Grays Harbor County was awarded almost $1 million to help fund transitional housing efforts for young people.
The state Department of Commerce’s Office of Homeless Youth is providing $955,364 over two years to “expand emergency housing and rental assistance, crisis intervention services, outreach to connect homeless youth with resources and other assistance to youth and young adults,” according to a release from the agency announcing $11 million in grants to similar programs across the state.
In August, Grays Harbor lost its only youth shelter. Financial troubles and a switch in focus to other youth services led Catholic Community Services to close the Grays Harbor Youth Center in Aberdeen.
County Social Services Manager Cassie Lentz hopes the “emergency temporary housing for youth,” which will include a Crisis Residential Center and a HOPE Center, will be running in November.
The funding “is going to be used to operate a six-bed facility that will serve youth experiencing homelessness, of both genders, between the ages of 12 and 17,” she said. “The funding will be used primarily for the operation of that facility (including staffing and meals).”
When researching possible assistance for reducing homelessness, the county conducted a needs assessment that showed three groups of youths need the most assistance: state dependent youth (e.g. those in the foster care system); youth with high behavioral health needs (mental health or substance use needs); and “youths who are the drop-in/couch surfing youth that need a safe place to be and to get connected to services,” Lentz said.
“The real advantage of this program that the Department of Homeless Youth is administering is that it allows us to serve any and all of those groups.”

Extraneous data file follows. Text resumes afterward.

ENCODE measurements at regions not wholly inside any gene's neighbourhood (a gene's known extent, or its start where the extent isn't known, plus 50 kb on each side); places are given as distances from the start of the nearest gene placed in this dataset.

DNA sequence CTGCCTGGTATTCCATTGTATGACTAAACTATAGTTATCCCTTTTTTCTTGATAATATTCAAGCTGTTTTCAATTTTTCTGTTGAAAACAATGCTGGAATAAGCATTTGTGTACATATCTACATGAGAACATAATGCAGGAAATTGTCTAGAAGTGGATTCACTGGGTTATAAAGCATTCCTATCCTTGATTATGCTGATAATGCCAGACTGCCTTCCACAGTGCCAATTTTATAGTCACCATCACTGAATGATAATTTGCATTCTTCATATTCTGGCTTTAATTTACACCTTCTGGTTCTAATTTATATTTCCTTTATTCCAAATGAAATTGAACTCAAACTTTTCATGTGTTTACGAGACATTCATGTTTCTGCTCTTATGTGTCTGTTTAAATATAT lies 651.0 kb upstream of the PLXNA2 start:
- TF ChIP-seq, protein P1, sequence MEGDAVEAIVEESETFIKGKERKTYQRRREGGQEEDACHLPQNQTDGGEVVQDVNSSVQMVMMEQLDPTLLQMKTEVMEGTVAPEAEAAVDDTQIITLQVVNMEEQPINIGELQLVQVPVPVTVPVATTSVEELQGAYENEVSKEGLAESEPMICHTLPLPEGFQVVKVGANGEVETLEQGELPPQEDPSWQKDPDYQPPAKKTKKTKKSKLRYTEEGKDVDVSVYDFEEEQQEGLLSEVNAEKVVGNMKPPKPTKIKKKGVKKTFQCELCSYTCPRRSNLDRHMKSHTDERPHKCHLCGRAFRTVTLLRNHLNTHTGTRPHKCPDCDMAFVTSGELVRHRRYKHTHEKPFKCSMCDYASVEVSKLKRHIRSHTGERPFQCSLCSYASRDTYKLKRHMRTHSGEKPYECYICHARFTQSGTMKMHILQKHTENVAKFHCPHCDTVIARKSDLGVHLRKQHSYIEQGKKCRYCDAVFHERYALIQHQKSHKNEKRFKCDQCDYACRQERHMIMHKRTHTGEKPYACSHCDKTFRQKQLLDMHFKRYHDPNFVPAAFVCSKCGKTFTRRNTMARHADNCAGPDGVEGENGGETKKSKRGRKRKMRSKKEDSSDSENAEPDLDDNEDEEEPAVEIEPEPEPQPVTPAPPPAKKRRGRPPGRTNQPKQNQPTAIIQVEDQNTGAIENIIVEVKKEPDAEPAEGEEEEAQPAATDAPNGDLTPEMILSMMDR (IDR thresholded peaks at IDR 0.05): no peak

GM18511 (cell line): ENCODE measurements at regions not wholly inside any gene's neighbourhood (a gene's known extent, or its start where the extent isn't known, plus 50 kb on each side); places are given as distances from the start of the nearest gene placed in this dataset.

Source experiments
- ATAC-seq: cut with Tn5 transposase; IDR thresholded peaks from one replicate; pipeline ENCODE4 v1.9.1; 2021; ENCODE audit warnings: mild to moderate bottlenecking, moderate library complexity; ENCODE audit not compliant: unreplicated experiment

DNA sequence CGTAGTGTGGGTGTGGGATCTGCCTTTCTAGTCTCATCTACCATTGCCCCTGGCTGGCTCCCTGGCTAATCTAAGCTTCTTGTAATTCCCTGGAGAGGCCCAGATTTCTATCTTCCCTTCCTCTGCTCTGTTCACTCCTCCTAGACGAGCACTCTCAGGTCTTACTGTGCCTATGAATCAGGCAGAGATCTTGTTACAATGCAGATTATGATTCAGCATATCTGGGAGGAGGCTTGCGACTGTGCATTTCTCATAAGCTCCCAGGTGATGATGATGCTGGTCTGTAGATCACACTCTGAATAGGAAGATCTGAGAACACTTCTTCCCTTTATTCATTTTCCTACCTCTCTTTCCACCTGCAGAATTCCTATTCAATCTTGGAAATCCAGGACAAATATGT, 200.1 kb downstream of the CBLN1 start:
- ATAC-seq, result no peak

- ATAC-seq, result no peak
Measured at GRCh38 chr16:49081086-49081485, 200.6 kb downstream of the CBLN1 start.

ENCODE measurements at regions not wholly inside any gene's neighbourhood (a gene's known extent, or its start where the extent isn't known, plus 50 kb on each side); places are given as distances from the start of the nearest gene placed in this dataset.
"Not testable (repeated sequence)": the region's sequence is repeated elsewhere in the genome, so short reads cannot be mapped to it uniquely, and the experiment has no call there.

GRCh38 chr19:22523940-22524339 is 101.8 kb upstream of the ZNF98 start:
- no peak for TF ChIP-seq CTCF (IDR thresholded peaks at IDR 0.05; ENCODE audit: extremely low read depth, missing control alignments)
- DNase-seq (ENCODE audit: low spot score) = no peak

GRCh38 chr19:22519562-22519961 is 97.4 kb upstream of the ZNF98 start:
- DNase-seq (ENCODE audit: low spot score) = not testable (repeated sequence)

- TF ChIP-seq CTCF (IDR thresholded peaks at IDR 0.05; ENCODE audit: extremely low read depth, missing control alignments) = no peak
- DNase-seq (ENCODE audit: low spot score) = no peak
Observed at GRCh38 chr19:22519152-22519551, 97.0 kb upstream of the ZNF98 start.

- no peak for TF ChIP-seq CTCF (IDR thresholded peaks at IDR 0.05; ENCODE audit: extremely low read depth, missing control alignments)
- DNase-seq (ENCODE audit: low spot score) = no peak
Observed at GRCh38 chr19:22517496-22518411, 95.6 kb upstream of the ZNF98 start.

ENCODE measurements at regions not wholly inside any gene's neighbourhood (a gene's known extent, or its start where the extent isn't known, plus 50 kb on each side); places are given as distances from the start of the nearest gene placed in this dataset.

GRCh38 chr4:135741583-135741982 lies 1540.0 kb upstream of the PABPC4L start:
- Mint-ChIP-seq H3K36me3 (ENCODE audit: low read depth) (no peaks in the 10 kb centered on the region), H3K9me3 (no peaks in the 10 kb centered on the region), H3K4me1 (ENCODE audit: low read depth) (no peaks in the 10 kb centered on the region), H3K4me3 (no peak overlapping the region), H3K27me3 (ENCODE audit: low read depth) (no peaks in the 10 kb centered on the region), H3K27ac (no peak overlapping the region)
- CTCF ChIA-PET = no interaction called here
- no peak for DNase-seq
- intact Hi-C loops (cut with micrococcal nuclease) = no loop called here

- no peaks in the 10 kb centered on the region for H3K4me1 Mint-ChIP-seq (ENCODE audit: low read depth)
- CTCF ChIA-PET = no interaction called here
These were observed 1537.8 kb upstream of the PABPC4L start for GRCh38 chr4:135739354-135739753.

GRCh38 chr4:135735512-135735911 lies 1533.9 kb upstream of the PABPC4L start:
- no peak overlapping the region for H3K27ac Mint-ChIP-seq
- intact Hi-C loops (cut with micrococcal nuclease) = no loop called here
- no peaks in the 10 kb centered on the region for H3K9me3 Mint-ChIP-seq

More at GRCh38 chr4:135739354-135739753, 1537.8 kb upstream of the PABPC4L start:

Coastal Community Action Program will operate the shelter using the Commerce funds. At this time, no county money is expected to be used for the program.
Homelessness continues to be a problem in Grays Harbor County. Last month, the city of Aberdeen cleared campsites of homeless Harborites on the north side of the Chehalis River. Camps have since been set up on the south side of the river and the Aberdeen City Council is considering whether to clear those as well.
“It’s important that we keep addressing the homelessness in our community. And youth are one of the most vulnerable segments of that,” County Commissioner Randy Ross said. “We’ll continue to seek programs that will help meet those needs.”
Lentz said CCAP has a location in mind near Aberdeen High School for the center, though it has not been finalized nor made public. When finished, the center will have six to eight full-time equivalent workers.
CCAP also received money from the Department of Commerce. It will receive $211,331 over two years for “supportive services only — outreach,” according to the release.
Among the services provided at the center will be a “credentialed case manager,” Lentz said, to develop with the youths a stability plan for life while at the center and after leaving.
“Shelter is a really important, immediate crisis response for youth in a vulnerable position, but we also need longer-term options,” she said. “For youth that are really struggling, 90 days in a shelter is not going to resolve those issues.”